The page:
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Walk with me a mile in Vince Young’s shoes. It’ll be good for both of us – help us appreciate this 27-year-old’s enigmatic behavior, if not quite understand it.
Vince, you remember, finished his career at Texas as one of the most celebrated individuals in the history of college sports. He exited Austin for a surefire top-10 draft pick and massive paycheck coming off what many agree is the most spectacular performance in football annals.
Here’s the thing: for Vince Young, this was all par for the course – all part of the grand plan. All little stepping stones to fulfilling his destiny.
To being the greatest.
When Vince was 6 – still a little man, but faster than a speeding bullet on two wheels – the future Madison High star crashed his bicycle into a moving van. Metal and asphalt carved out his intestines. He wasn’t wearing a helmet. He spent the next year in the hospital.
Vince said years after the fact that the near-fatal accident shaped the rest of his life – taught him to be humble and thank God for each day. But it also showed him, whether he consciously realized or not, that he was a superman. He could come back from anything. He was created for great things. Not even a bout with death could derail his bright future.
For the next 15 years of his life, everybody told Vince Young, in more words or less, that he was The Man. That he could not be stopped. That he was the best.
He didn’t hear a word of criticism because no critic had solid ground on which to stand. Vince was the best – Big 12 Player of the Year, Rose Bowl MVP, Maxwell and O’Brien recipient, runner-up to a vacated Heisman trophy. His No. 10 hangs proudly in Texas Memorial Stadium.
Of course, things changed when he got to the NFL, but not enough to obscure the fact that Vince Young is one hell of a football player. Faulty mechanics and an average arm didn’t get in the way of what he did best: win baby.
Entering this season, Vince had compiled a 26-13 record as a starter, made the Pro Bowl twice, and as of Sunday, a game in which he was pulled after completing 12 of 16 passes for 165 yards and no interceptions, ranked fifth in the league in passer rating – this after landing the Sporting News comeback player of the year in ’09 for nearly leading a winless Titans team to the playoffs.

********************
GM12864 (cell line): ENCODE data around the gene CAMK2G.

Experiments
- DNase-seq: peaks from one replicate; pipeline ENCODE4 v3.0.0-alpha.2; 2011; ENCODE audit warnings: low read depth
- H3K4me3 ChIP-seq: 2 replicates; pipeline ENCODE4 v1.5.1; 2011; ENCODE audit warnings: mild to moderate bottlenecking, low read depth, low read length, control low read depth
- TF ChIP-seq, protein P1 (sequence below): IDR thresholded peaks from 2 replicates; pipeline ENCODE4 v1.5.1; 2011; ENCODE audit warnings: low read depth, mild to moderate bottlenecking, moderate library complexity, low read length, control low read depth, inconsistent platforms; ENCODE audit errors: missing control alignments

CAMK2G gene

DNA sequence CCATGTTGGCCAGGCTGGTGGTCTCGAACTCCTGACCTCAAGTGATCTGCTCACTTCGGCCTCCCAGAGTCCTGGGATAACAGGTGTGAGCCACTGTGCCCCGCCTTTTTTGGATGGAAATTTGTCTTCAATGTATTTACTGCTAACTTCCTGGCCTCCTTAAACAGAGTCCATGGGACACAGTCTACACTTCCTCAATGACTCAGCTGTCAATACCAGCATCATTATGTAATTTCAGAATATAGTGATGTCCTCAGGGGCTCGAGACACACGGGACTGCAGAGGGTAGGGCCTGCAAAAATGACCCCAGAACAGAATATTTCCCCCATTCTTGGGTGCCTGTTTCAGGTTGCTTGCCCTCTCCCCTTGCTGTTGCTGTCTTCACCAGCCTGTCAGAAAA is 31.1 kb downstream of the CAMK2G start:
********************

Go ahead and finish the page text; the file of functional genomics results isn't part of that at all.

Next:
For one reason or another, head coach Jeff Fisher, a star in his own right, has rarely been in his quarterback’s corner. Citing lack of work ethic, he’s instead steadfastly backed Vince’s competition, whether grizzled journeymen like Kerry Collins or untested newcomers like Rusty Smith.
Fisher was so anti-Vince just 12 months ago that it took a call from the owner’s box just to get him a shot at reclaiming his starting job for a DOA team. After a 59-0 loss to New England dropped Tennessee to 0-6, Fisher told the media of the Bud Adams-induced QB swap, “It’s a reflection of the team play. I’m still in [Kerry Collins'] corner, but we’ve decided to go ahead and make this change.”
And with that rousing vote of confidence, Vince proceeded to lead the worst team in the league to an 8-2 record, sweeping under the rug a scary occurrence the year before in which he was presumed suicidal after leaving home without his cell.
On Sunday, Vince stormed out on his coaches and his teammates after a third-quarter benching, part the doing of Fisher, part of a gimpy thumb. He won’t play football again for a long time, and when he finally does, probably not for the team that drafted him.
I’d be pissed, too.
Vince Young isn’t a bad guy. Bad guys don’t take Steve McNair’s kids to father-son breakfasts. Bad guys don’t date their high school sweethearts or go back to school after inking many-million dollar contracts.
Everybody’s insisting now Vince is mentally unstable – that he’s a nut, a whackjob, a headcase. Maybe he is. Or maybe he’s just now realizing that he’ll never live the life he was born to live. And that’s gotta hurt like hell.